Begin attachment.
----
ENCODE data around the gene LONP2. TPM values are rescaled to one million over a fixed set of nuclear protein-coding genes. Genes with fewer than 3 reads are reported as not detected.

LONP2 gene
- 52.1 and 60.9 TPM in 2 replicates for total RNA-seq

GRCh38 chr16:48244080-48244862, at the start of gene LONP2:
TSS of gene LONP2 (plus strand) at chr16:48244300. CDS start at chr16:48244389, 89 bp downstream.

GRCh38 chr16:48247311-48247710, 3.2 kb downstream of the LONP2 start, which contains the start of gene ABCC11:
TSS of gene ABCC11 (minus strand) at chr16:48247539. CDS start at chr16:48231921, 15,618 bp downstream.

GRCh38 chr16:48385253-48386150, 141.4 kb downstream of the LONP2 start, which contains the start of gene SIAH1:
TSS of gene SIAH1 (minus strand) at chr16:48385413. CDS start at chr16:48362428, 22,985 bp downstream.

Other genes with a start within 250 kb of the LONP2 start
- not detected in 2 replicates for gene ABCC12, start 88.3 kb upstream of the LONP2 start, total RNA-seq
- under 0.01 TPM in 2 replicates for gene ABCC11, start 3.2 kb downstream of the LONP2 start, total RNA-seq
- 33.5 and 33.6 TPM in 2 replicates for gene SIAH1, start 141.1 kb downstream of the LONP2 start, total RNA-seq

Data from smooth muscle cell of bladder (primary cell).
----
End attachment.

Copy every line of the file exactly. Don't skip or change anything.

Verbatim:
ENCODE data around the gene LONP2. TPM values are rescaled to one million over a fixed set of nuclear protein-coding genes. Genes with fewer than 3 reads are reported as not detected.

LONP2 gene
- 52.1 and 60.9 TPM in 2 replicates for total RNA-seq

GRCh38 chr16:48244080-48244862, at the start of gene LONP2:
TSS of gene LONP2 (plus strand) at chr16:48244300. CDS start at chr16:48244389, 89 bp downstream.

GRCh38 chr16:48247311-48247710, 3.2 kb downstream of the LONP2 start, which contains the start of gene ABCC11:
TSS of gene ABCC11 (minus strand) at chr16:48247539. CDS start at chr16:48231921, 15,618 bp downstream.

GRCh38 chr16:48385253-48386150, 141.4 kb downstream of the LONP2 start, which contains the start of gene SIAH1:
TSS of gene SIAH1 (minus strand) at chr16:48385413. CDS start at chr16:48362428, 22,985 bp downstream.

Other genes with a start within 250 kb of the LONP2 start
- not detected in 2 replicates for gene ABCC12, start 88.3 kb upstream of the LONP2 start, total RNA-seq
- under 0.01 TPM in 2 replicates for gene ABCC11, start 3.2 kb downstream of the LONP2 start, total RNA-seq
- 33.5 and 33.6 TPM in 2 replicates for gene SIAH1, start 141.1 kb downstream of the LONP2 start, total RNA-seq

Data from smooth muscle cell of bladder (primary cell).